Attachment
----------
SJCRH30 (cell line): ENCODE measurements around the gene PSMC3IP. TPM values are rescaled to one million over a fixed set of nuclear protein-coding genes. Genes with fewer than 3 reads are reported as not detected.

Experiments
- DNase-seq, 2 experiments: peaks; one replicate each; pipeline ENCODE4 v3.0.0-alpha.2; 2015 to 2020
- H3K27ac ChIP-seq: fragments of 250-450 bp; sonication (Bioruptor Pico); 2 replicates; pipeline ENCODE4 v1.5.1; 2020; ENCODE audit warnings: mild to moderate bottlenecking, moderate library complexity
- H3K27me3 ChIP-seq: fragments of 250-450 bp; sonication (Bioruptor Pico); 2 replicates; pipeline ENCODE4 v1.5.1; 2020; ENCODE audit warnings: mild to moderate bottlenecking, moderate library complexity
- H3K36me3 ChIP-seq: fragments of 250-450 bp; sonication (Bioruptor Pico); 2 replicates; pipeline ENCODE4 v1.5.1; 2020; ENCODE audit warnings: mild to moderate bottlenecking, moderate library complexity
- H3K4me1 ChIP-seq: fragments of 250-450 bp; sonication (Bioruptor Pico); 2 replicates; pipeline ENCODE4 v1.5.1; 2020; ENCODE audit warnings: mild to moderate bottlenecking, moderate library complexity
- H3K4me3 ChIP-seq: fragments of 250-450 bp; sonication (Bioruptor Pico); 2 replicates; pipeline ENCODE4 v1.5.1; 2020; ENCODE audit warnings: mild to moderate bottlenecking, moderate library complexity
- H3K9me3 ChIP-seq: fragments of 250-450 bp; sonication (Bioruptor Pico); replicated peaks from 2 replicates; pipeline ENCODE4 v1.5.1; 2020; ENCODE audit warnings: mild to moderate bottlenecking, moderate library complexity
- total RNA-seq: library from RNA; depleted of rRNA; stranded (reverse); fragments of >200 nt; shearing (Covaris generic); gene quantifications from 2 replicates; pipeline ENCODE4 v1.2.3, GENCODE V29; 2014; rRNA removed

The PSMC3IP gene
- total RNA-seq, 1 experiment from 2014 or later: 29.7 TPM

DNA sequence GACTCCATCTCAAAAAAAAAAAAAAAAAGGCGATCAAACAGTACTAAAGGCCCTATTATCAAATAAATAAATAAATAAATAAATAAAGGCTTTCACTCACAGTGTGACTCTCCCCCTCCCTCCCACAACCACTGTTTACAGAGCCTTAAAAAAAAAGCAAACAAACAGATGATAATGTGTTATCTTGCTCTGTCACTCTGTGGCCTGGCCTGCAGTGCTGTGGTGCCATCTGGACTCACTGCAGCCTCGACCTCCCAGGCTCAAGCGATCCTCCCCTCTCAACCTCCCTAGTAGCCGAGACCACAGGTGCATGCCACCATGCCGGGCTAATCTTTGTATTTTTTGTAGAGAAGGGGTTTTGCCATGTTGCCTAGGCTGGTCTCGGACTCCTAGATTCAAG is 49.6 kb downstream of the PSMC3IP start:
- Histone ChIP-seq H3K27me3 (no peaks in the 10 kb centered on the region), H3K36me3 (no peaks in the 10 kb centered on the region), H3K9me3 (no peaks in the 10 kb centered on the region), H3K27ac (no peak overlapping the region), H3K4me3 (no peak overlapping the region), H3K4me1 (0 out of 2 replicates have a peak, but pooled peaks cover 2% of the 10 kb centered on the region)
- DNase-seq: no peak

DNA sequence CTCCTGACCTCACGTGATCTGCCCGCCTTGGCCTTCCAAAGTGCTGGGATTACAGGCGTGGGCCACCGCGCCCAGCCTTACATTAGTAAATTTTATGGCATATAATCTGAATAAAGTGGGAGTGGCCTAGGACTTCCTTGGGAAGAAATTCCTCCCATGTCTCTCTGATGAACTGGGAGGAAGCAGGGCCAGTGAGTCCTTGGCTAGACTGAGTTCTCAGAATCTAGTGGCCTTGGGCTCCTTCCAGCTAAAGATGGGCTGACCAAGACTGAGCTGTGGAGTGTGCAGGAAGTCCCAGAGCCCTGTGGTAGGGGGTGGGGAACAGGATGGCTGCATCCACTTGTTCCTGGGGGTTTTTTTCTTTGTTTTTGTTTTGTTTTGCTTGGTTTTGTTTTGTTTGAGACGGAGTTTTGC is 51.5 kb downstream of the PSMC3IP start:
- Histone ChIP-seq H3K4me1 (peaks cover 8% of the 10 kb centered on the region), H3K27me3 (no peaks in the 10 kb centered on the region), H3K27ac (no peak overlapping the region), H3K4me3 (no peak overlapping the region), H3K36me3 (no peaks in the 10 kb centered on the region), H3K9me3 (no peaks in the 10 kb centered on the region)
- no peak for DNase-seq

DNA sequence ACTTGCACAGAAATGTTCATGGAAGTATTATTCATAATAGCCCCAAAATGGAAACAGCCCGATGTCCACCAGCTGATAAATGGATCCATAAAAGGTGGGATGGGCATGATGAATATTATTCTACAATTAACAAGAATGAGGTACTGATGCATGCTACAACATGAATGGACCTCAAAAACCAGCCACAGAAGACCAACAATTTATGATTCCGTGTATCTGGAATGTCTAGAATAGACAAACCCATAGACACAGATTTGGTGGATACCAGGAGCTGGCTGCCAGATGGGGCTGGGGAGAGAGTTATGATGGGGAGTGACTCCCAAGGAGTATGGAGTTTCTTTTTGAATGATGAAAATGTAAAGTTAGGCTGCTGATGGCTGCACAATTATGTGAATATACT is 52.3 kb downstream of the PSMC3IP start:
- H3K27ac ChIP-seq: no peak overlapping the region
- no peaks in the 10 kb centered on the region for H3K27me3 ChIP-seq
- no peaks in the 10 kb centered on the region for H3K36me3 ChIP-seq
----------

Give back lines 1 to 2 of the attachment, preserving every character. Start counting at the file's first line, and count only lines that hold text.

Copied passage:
SJCRH30 (cell line): ENCODE measurements around the gene PSMC3IP. TPM values are rescaled to one million over a fixed set of nuclear protein-coding genes. Genes with fewer than 3 reads are reported as not detected.

Experiments